I do not believe that Soviet Russia desires war. What they desire is the fruits of war and the indefinite expansion of their power and doctrines. But what we have to consider here today while time remains, is the permanent prevention of war and the establishment of conditions of freedom and democracy as rapidly as possible in all countries. . . . From what I have seen of our Russian friends and allies during the war, I am convinced that there is nothing they admire so much as strength, and there is nothing for which they have less respect than for weakness, especially military weakness. For that reason the old doctrine of a balance of power is unsound.

Winston S. Churchill, “Iron Curtain” speech, March 5, 1946

1. What was Churchill’s belief regarding communism?

A. Communism was an immediate threat in the United States.

B. The Russian frontier was in danger of falling to communist forces.

C. Communists in European countries were obedient to the communist government of the Soviet Union.

D. Communism posed a growing challenge to Asia.

2. What did Churchill believe to be the goal of the Soviet Union?

A. The expansion of its power and influence wherever possible

B. A global revolution of the proletariat

C. A third world war

D. Control of all of Asia

3. Which statement best represents Churchill’s argument?

A. A third world war was inevitable.

B. Securing the rule of democratic governments in Europe required a strong military presence throughout Europe.

C. A balance of power must be created between the West and the Soviet Union.

D. The United States should join the British Commonwealth in order to prevent the spread of communism.

Chapter Question (Causation)


4. Briefly explain TWO ways in which people were able to reconstruct civic life in the police-states that had been formed under Soviet-style communism, and illustrate each with an example.

Answers and Explanations

1. C is correct because the passage states the belief that “Communist fifth columns are established and work in complete unity and absolute obedience to the directions they receive from the Communist center” (that is, the Soviet Union). A is incorrect because the passage states that communism was “in its infancy” in the United States. B is incorrect because the Russian frontier was already a part of the Soviet Union at the time of the speech, and because the reference in the passage is to places far from the Russian frontier. D is incorrect because the passage states that communism posed a growing threat “to Christian civilization,” that is, to Europe and the United States.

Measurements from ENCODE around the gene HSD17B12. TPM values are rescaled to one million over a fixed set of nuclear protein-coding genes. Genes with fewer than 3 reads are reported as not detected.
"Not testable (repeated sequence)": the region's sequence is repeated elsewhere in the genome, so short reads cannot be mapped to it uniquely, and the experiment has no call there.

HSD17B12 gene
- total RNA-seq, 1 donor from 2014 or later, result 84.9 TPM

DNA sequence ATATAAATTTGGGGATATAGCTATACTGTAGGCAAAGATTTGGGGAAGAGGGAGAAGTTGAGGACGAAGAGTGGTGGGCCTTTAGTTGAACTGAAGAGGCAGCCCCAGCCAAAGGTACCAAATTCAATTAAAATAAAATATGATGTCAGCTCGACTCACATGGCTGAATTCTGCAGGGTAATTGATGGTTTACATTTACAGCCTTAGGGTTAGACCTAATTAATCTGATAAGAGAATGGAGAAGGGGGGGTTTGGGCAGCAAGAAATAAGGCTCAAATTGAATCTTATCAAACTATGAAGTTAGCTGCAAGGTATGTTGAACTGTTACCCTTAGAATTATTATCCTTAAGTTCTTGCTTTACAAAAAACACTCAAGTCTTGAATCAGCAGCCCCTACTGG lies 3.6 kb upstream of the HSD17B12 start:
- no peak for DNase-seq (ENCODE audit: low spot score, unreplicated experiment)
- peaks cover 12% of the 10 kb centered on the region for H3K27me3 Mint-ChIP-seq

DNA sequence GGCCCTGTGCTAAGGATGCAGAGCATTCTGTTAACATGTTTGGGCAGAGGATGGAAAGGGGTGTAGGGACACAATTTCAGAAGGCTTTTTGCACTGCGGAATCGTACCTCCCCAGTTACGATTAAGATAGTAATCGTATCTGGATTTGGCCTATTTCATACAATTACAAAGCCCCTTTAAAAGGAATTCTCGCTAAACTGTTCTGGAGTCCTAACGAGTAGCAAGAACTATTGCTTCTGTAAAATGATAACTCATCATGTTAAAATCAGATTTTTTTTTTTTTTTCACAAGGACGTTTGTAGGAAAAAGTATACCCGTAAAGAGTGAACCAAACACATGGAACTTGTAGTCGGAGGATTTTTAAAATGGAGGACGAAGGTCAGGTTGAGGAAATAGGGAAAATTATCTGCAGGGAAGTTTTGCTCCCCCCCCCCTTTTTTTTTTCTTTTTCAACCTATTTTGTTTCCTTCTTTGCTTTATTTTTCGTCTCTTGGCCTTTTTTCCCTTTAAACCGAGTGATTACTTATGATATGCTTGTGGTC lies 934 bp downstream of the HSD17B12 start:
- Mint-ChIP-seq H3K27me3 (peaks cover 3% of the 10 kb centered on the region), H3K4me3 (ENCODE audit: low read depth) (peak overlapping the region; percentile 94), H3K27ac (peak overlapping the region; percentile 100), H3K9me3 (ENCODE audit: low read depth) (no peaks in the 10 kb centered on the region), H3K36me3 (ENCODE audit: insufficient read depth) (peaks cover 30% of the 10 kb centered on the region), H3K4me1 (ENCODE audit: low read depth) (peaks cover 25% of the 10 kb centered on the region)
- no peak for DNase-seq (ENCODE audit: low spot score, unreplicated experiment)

2. A is correct because the passage states Churchill’s belief that the government of the Soviet Union wanted “the indefinite expansion of their power and doctrines.” B is incorrect because the passage makes no mention of a global revolution of the proletariat. C is incorrect because the passage says that Churchill does not believe that the Soviet Union wants war. D is incorrect because the passage makes no mention of Asia.

3. B is correct because the passage implies that military weakness would encourage the expansionist aims of the Soviet Union. A is incorrect because the passage does not refer to the inevitability of war. C is incorrect because the passage states Churchill’s belief that “the old doctrine of a balance of power is unsound.” D is incorrect because the passage does not urge the United States to join the British Commonwealth.

4. Suggested answer:

Thesis: During the 1980s, people within the police-states of Soviet-dominated Eastern Europe were able to reconstruct spaces for normal civic life in several ways, including the development and expansion of a labor union movement and the development of “civic forums.”

Paragraph Outline:

I. In Poland in the 1980s, workers under the leadership of an electrician named Lech Walesa succeeded in forming a labor union known as Solidarity. Pressured by numerous strikes, the Polish government recognized the union despite threats of Soviet intervention.

II. In Czechoslovakia in the 1980s, people from all walks of life created a movement that became known as the Civic Forum, which, by commandeering public spaces like libraries and churches for town meetings, began to rebuild notions of citizenship and civic life that had been destroyed by the Soviet system.

Rapid Review

Following World War II, the Soviet Union solidified its control of Eastern Europe, creating an “Iron Curtain” that divided East from West. The two superpowers, the United States and the Soviet Union, engaged in a conflict, called the Cold War, which had global implications. The advent of nuclear weapons forced Japan’s unconditional surrender but subsequently created a nuclear arms race between the United States and the Soviet Union. Meanwhile, Western European nations followed a course of economic integration that culminated in the creation of the European Union. Between 1985 and 1989, systemic economic problems and a bold attempt at reform led to the rapid disintegration of the Soviet Union, the destruction of the Iron Curtain, and the reunification of Germany. In the decades that followed, two major trends affected life in Europe: the revival of nationalism and the emergence of globalization.

Further Resources

Eugene Burdick and William J. Lederer, The Ugly American—Southeast Asia and US diplomacy

Tom Clancy, The Hunt for Red October—Cold War

Ian Fleming, From Russia with Love—Cold War espionage

William Golding, The Lord of the Flies—based on reaction to violence during World War II

Graham Greene, The Quiet American—French colonialism in Vietnam

John le Carré, The Spy Who Came In from the Cold—Cold War espionage

Richard Condon, The Manchurian Candidate—Korean War